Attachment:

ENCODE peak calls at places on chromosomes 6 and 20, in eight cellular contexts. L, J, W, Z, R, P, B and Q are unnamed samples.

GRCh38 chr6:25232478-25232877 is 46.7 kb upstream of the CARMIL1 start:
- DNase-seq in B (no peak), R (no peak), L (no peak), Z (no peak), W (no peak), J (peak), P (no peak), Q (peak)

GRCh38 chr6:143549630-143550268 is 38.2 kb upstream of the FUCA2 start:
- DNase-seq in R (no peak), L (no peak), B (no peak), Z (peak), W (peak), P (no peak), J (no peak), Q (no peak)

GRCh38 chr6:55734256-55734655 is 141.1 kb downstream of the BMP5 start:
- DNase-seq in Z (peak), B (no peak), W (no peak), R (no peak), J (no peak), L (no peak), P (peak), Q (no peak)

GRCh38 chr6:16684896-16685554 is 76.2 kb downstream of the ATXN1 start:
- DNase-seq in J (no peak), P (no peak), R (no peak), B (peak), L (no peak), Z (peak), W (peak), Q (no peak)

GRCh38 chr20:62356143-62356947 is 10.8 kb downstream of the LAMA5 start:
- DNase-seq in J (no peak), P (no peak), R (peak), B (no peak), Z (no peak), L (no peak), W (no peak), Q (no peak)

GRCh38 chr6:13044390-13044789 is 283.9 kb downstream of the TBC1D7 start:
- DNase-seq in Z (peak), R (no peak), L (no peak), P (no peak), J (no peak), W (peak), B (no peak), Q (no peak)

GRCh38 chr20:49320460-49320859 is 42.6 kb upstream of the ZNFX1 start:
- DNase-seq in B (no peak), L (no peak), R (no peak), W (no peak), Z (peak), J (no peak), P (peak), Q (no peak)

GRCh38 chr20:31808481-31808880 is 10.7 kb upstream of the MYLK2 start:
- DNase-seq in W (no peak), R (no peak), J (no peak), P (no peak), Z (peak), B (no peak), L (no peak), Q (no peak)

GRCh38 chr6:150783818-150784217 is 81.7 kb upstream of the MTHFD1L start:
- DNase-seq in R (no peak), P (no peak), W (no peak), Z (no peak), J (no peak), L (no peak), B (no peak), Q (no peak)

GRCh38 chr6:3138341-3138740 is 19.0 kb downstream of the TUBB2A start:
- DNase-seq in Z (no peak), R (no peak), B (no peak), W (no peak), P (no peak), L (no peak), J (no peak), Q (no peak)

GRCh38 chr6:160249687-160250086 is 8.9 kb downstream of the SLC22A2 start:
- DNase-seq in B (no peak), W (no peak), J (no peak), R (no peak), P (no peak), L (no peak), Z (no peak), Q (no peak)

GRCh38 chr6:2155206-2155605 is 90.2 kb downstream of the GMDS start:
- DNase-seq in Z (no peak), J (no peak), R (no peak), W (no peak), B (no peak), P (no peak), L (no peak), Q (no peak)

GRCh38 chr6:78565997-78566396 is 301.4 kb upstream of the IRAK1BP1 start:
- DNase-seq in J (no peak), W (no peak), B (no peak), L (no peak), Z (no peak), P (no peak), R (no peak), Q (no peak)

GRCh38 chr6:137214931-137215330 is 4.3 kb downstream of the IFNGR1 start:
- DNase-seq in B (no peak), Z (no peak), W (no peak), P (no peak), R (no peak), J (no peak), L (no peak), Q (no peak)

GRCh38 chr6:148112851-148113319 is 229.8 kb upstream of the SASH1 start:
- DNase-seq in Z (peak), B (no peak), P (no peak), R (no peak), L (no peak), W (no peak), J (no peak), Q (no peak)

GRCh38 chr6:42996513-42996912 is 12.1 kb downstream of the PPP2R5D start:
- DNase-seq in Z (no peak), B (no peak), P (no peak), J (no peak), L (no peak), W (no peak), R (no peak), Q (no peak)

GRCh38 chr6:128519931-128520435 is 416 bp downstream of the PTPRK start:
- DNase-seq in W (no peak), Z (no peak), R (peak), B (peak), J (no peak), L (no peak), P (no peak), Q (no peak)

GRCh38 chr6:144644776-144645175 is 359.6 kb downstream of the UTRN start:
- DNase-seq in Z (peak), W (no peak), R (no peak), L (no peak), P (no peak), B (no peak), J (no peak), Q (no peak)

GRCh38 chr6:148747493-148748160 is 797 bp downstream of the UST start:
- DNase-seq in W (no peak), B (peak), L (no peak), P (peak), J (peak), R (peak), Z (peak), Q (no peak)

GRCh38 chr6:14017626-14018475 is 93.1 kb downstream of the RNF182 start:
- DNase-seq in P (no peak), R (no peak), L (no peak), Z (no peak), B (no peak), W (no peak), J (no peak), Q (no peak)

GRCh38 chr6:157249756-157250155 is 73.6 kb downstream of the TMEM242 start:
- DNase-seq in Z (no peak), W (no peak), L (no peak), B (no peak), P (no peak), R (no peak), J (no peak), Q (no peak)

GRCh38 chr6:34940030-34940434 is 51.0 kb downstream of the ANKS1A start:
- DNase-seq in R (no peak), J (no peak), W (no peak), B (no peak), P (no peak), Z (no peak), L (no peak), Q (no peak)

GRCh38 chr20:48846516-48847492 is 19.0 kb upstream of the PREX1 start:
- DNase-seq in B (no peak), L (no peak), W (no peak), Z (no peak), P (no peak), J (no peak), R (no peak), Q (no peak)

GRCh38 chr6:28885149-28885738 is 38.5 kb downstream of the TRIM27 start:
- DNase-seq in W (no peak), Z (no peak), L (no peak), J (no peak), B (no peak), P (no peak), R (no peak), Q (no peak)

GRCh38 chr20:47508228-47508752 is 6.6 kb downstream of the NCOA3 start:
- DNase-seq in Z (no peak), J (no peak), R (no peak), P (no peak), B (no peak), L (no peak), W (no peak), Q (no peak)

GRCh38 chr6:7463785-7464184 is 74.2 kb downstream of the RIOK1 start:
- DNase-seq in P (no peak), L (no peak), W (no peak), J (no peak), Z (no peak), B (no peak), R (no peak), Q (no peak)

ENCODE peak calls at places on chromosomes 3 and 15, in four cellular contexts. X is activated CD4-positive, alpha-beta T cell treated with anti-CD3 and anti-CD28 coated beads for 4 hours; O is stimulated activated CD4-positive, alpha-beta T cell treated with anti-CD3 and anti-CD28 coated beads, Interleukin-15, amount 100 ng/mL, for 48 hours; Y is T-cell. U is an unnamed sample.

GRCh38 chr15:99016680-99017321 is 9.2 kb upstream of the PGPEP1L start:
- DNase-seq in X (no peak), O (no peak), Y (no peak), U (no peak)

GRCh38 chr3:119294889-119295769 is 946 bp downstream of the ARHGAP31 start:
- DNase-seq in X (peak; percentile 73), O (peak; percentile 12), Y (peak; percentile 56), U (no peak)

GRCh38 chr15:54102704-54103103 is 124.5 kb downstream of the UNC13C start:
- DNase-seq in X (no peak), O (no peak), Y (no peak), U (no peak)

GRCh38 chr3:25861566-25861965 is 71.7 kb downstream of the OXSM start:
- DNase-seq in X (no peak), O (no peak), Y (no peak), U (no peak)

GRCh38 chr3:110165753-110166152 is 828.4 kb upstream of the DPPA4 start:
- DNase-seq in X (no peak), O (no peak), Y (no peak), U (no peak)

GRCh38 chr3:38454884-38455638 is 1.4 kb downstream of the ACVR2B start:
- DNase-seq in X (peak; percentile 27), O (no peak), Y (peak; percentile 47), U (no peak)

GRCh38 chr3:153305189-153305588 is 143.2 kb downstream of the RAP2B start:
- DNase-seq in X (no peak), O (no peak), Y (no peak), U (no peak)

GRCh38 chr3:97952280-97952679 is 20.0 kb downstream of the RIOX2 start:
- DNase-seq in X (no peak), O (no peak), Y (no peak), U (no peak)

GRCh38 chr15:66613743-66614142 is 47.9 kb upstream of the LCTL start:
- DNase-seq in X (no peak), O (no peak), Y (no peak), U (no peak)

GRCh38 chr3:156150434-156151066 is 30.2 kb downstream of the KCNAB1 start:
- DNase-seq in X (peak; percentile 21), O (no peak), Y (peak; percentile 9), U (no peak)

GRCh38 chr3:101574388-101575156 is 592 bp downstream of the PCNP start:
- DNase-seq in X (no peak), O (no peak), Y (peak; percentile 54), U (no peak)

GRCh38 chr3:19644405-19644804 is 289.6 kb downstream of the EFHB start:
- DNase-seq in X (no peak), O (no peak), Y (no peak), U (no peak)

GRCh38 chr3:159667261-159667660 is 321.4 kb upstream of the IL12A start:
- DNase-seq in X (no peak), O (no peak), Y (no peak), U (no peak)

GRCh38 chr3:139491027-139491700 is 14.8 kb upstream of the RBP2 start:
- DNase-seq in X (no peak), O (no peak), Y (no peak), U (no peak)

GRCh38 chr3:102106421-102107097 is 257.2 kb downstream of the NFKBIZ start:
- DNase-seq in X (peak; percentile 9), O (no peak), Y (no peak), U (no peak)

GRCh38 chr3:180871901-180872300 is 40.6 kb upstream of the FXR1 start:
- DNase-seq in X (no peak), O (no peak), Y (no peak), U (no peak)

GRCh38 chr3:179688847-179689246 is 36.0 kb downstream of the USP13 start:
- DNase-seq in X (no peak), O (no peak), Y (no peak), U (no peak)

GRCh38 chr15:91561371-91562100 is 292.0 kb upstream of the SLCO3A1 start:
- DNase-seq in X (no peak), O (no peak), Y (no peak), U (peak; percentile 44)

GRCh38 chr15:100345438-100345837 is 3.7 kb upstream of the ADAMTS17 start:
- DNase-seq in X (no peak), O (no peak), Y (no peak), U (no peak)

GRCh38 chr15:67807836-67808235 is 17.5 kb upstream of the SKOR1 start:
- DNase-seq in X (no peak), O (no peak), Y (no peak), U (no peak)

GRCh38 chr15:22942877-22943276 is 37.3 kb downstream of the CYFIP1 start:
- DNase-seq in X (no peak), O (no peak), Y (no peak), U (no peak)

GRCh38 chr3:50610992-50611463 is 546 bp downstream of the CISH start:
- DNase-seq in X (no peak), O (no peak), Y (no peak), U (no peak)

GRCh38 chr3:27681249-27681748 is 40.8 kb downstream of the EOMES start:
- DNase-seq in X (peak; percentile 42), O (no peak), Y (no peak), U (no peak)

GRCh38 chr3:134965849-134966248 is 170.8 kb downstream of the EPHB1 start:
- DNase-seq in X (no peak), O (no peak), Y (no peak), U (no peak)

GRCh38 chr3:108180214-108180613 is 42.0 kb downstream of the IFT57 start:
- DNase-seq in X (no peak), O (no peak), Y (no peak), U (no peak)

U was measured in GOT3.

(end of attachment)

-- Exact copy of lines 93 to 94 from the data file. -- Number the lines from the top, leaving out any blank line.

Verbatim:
GRCh38 chr15:67807836-67808235 is 17.5 kb upstream of the SKOR1 start:
- DNase-seq in X (no peak), O (no peak), Y (no peak), U (no peak)